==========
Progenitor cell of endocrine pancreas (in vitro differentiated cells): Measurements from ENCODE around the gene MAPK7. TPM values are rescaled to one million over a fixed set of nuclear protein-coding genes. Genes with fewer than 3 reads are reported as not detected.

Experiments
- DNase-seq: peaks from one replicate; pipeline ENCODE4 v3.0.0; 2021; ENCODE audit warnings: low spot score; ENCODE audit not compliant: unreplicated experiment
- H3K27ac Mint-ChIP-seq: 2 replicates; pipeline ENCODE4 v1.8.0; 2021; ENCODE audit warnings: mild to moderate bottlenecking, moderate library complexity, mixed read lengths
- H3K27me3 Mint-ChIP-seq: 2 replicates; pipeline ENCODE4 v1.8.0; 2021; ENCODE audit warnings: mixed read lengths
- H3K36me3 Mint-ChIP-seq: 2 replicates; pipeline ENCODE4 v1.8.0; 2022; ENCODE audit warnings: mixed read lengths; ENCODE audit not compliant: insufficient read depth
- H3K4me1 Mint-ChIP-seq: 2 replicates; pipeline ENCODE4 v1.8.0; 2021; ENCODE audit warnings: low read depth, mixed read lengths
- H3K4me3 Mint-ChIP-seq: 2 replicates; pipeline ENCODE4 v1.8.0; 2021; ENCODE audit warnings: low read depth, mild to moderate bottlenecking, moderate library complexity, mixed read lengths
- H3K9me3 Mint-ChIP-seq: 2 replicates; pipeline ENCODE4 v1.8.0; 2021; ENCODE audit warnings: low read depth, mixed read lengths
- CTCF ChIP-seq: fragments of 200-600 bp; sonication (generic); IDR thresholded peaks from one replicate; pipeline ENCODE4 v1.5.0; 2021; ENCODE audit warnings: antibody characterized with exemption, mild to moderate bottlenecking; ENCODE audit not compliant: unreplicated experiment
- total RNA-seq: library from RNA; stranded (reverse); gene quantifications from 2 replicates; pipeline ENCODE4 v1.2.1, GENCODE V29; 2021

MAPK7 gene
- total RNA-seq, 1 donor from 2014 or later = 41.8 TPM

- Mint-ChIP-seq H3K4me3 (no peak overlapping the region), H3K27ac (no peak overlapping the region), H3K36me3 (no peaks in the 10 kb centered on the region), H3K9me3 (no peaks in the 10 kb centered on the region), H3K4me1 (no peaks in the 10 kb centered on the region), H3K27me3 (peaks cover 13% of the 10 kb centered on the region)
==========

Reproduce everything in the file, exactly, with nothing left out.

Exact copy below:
Progenitor cell of endocrine pancreas (in vitro differentiated cells): Measurements from ENCODE around the gene MAPK7. TPM values are rescaled to one million over a fixed set of nuclear protein-coding genes. Genes with fewer than 3 reads are reported as not detected.

Experiments
- DNase-seq: peaks from one replicate; pipeline ENCODE4 v3.0.0; 2021; ENCODE audit warnings: low spot score; ENCODE audit not compliant: unreplicated experiment
- H3K27ac Mint-ChIP-seq: 2 replicates; pipeline ENCODE4 v1.8.0; 2021; ENCODE audit warnings: mild to moderate bottlenecking, moderate library complexity, mixed read lengths
- H3K27me3 Mint-ChIP-seq: 2 replicates; pipeline ENCODE4 v1.8.0; 2021; ENCODE audit warnings: mixed read lengths
- H3K36me3 Mint-ChIP-seq: 2 replicates; pipeline ENCODE4 v1.8.0; 2022; ENCODE audit warnings: mixed read lengths; ENCODE audit not compliant: insufficient read depth
- H3K4me1 Mint-ChIP-seq: 2 replicates; pipeline ENCODE4 v1.8.0; 2021; ENCODE audit warnings: low read depth, mixed read lengths
- H3K4me3 Mint-ChIP-seq: 2 replicates; pipeline ENCODE4 v1.8.0; 2021; ENCODE audit warnings: low read depth, mild to moderate bottlenecking, moderate library complexity, mixed read lengths
- H3K9me3 Mint-ChIP-seq: 2 replicates; pipeline ENCODE4 v1.8.0; 2021; ENCODE audit warnings: low read depth, mixed read lengths
- CTCF ChIP-seq: fragments of 200-600 bp; sonication (generic); IDR thresholded peaks from one replicate; pipeline ENCODE4 v1.5.0; 2021; ENCODE audit warnings: antibody characterized with exemption, mild to moderate bottlenecking; ENCODE audit not compliant: unreplicated experiment
- total RNA-seq: library from RNA; stranded (reverse); gene quantifications from 2 replicates; pipeline ENCODE4 v1.2.1, GENCODE V29; 2021

MAPK7 gene
- total RNA-seq, 1 donor from 2014 or later = 41.8 TPM

- Mint-ChIP-seq H3K4me3 (no peak overlapping the region), H3K27ac (no peak overlapping the region), H3K36me3 (no peaks in the 10 kb centered on the region), H3K9me3 (no peaks in the 10 kb centered on the region), H3K4me1 (no peaks in the 10 kb centered on the region), H3K27me3 (peaks cover 13% of the 10 kb centered on the region)